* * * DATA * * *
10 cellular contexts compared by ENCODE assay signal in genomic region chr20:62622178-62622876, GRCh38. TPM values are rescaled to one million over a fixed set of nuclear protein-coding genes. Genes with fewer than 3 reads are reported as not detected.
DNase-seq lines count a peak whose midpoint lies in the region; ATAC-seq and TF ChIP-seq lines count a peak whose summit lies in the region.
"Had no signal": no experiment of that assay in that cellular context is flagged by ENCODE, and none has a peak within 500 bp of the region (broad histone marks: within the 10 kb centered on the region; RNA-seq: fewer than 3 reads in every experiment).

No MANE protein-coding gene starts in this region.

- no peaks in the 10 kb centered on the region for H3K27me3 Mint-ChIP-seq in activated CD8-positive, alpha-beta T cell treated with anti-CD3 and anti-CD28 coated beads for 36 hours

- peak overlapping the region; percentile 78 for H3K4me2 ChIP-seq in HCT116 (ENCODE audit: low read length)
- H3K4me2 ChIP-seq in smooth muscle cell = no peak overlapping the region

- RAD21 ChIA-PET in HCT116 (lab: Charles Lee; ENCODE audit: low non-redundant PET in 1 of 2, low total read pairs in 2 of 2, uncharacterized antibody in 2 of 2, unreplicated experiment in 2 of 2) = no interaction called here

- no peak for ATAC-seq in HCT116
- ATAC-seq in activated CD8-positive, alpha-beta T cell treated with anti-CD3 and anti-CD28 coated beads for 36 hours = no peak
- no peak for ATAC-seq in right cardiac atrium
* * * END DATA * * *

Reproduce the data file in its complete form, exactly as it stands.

10 cellular contexts compared by ENCODE assay signal in genomic region chr20:62622178-62622876, GRCh38. TPM values are rescaled to one million over a fixed set of nuclear protein-coding genes. Genes with fewer than 3 reads are reported as not detected.
DNase-seq lines count a peak whose midpoint lies in the region; ATAC-seq and TF ChIP-seq lines count a peak whose summit lies in the region.
"Had no signal": no experiment of that assay in that cellular context is flagged by ENCODE, and none has a peak within 500 bp of the region (broad histone marks: within the 10 kb centered on the region; RNA-seq: fewer than 3 reads in every experiment).

No MANE protein-coding gene starts in this region.

- no peaks in the 10 kb centered on the region for H3K27me3 Mint-ChIP-seq in activated CD8-positive, alpha-beta T cell treated with anti-CD3 and anti-CD28 coated beads for 36 hours

- peak overlapping the region; percentile 78 for H3K4me2 ChIP-seq in HCT116 (ENCODE audit: low read length)
- H3K4me2 ChIP-seq in smooth muscle cell = no peak overlapping the region

- RAD21 ChIA-PET in HCT116 (lab: Charles Lee; ENCODE audit: low non-redundant PET in 1 of 2, low total read pairs in 2 of 2, uncharacterized antibody in 2 of 2, unreplicated experiment in 2 of 2) = no interaction called here

- no peak for ATAC-seq in HCT116
- ATAC-seq in activated CD8-positive, alpha-beta T cell treated with anti-CD3 and anti-CD28 coated beads for 36 hours = no peak
- no peak for ATAC-seq in right cardiac atrium